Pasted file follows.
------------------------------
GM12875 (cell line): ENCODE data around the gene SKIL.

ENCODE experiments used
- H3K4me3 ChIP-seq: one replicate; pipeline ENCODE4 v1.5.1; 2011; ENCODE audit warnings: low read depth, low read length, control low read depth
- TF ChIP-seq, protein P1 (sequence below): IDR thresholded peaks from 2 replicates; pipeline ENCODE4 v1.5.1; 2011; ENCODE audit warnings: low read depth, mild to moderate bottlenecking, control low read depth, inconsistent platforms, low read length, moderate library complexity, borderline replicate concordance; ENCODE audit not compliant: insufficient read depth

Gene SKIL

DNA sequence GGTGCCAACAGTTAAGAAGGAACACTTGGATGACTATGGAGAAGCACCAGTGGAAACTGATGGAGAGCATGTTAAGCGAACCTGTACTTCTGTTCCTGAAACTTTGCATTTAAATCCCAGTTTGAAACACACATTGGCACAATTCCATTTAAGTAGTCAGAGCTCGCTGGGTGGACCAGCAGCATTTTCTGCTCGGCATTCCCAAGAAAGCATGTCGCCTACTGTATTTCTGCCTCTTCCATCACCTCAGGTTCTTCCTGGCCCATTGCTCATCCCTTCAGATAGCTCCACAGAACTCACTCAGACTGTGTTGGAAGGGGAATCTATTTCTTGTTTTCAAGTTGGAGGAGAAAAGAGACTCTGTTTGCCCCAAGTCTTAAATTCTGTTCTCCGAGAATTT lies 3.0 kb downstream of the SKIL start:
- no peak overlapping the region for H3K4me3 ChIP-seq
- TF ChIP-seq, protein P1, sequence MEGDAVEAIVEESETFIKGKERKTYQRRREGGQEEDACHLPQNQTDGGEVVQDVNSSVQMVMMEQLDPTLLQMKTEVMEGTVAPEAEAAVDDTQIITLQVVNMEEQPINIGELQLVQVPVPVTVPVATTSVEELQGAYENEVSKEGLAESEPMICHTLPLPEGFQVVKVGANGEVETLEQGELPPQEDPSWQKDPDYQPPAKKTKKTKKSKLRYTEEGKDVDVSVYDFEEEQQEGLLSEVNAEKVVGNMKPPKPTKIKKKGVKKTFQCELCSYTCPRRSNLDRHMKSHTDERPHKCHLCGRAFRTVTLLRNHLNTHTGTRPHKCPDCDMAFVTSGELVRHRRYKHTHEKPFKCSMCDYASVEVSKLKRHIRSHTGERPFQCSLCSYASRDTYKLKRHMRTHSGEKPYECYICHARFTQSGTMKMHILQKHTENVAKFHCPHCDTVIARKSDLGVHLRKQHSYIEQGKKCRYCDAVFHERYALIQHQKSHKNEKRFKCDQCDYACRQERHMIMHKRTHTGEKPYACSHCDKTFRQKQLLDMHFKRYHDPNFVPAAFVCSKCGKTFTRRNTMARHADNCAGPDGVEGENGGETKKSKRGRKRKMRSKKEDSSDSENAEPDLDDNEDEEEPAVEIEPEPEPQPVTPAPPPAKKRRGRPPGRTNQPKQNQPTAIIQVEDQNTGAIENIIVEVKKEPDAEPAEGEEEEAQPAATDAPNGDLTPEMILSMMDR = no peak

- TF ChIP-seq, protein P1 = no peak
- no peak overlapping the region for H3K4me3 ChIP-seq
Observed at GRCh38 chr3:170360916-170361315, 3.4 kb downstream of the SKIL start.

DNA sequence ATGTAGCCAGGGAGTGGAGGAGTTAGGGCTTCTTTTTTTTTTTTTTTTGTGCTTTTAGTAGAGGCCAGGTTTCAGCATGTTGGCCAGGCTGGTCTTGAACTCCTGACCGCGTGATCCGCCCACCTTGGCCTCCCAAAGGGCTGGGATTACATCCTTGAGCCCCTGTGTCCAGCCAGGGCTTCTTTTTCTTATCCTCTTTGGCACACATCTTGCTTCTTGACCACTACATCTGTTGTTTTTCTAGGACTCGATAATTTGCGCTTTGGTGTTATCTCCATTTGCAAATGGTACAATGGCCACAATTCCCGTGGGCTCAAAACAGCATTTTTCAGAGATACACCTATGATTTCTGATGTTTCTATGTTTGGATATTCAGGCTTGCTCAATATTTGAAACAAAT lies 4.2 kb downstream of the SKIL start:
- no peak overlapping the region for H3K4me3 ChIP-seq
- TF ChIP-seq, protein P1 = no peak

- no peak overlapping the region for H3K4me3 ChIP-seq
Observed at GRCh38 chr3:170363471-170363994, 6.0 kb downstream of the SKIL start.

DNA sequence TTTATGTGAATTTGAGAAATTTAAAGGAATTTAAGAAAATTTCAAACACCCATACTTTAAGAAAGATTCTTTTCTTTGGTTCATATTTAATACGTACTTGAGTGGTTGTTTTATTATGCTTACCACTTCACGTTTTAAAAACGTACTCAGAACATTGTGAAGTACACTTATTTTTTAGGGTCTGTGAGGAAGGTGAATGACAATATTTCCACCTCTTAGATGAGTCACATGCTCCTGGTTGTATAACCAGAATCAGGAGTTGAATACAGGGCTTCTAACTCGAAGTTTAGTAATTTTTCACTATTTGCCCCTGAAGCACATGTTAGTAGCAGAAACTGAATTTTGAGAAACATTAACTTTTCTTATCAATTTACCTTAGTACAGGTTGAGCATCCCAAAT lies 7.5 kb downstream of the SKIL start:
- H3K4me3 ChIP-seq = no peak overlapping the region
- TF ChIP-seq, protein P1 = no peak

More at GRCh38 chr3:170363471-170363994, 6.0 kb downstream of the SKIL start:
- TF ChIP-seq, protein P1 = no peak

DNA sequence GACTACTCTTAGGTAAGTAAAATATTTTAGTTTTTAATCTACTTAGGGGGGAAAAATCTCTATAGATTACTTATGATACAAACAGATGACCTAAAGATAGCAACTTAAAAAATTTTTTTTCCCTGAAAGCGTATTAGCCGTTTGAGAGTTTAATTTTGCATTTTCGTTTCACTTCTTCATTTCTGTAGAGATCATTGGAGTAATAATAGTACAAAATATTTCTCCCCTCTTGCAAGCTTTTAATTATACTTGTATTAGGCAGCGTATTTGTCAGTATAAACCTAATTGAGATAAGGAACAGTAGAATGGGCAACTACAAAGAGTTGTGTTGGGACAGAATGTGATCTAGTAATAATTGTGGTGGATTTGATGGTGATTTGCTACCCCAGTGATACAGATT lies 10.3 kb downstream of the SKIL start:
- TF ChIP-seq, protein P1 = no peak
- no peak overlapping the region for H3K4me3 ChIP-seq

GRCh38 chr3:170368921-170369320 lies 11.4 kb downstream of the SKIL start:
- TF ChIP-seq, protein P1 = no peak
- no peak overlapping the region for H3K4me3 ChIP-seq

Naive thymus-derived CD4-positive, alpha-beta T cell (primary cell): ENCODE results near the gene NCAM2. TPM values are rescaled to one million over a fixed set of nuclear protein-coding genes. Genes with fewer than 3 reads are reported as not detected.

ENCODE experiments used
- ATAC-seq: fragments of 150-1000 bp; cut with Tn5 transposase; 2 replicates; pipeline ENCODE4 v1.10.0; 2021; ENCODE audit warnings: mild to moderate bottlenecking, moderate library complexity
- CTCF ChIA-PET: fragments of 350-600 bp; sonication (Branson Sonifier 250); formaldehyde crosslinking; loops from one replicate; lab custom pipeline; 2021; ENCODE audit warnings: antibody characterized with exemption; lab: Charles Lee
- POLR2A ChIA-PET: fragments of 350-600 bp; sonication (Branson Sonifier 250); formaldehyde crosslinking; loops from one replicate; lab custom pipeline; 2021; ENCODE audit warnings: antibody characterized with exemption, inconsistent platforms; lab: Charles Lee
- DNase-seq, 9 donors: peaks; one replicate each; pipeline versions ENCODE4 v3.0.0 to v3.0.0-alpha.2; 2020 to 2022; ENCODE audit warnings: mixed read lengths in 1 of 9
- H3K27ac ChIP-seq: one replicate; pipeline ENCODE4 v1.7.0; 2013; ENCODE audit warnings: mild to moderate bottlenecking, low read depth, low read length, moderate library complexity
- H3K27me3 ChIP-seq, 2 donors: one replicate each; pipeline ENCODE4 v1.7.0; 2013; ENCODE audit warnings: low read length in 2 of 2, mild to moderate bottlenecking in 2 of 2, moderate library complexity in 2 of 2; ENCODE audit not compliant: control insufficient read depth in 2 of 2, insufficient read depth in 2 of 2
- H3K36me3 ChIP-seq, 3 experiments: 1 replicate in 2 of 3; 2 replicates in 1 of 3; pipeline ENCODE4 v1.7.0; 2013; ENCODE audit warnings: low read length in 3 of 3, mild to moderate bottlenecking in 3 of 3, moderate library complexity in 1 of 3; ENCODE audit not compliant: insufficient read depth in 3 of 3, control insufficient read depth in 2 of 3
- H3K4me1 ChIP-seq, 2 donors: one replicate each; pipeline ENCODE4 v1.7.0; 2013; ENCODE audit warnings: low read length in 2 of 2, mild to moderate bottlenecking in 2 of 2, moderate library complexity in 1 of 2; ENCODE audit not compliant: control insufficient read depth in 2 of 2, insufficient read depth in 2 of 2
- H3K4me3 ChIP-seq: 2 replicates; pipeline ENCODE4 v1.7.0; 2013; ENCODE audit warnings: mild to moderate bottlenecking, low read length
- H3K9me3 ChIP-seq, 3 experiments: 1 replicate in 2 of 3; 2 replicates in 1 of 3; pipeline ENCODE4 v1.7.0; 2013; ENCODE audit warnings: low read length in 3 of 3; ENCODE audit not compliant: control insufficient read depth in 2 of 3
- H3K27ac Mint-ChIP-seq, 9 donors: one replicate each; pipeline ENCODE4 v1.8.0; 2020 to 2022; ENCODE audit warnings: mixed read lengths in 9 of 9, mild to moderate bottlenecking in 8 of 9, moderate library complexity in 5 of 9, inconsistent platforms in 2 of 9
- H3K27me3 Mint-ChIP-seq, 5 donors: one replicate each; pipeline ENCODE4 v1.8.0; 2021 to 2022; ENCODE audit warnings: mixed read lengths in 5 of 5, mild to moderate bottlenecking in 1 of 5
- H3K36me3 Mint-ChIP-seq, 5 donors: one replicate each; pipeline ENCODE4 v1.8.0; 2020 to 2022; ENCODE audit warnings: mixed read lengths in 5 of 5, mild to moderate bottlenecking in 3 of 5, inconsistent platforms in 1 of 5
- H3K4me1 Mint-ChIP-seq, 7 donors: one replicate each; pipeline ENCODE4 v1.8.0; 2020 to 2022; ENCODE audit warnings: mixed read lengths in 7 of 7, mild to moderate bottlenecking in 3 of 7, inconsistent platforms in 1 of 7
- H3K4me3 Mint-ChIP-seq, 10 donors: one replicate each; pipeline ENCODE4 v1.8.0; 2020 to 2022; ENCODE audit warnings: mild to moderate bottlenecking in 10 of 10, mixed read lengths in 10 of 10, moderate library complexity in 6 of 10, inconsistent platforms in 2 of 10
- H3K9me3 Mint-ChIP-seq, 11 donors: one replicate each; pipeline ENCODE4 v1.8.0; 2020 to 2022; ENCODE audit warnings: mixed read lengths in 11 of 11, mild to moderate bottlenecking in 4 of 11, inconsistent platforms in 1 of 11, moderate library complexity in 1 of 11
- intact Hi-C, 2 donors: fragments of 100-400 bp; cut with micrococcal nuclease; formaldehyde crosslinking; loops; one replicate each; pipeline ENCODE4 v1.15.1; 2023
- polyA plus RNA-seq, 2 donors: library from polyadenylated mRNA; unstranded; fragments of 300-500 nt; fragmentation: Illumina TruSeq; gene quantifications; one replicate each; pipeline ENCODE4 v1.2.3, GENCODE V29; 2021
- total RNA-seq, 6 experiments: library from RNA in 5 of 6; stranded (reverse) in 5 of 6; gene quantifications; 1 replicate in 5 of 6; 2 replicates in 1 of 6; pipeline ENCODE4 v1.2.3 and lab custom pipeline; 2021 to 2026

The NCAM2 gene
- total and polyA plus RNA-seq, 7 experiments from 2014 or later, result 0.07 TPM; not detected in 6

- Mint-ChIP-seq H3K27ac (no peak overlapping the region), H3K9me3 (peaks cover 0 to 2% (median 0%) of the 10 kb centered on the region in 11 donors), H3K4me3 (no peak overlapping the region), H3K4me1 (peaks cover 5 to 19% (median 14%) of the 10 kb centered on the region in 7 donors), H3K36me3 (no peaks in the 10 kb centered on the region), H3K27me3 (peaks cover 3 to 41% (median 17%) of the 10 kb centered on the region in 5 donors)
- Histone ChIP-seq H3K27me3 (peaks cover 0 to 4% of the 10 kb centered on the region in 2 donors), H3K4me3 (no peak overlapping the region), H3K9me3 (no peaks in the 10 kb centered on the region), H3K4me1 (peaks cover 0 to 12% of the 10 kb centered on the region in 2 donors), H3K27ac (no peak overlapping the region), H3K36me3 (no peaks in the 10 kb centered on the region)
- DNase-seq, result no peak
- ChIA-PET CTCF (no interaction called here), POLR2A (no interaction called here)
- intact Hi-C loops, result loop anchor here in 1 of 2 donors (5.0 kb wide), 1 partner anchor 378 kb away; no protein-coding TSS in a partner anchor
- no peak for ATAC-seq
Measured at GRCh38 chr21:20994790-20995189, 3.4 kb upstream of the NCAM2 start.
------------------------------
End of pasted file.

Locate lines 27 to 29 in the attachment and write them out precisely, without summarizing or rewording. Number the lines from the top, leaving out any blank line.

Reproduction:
- no peak overlapping the region for H3K4me3 ChIP-seq

Naive thymus-derived CD4-positive, alpha-beta T cell (primary cell): ENCODE results near the gene NCAM2. TPM values are rescaled to one million over a fixed set of nuclear protein-coding genes. Genes with fewer than 3 reads are reported as not detected.

ENCODE experiments used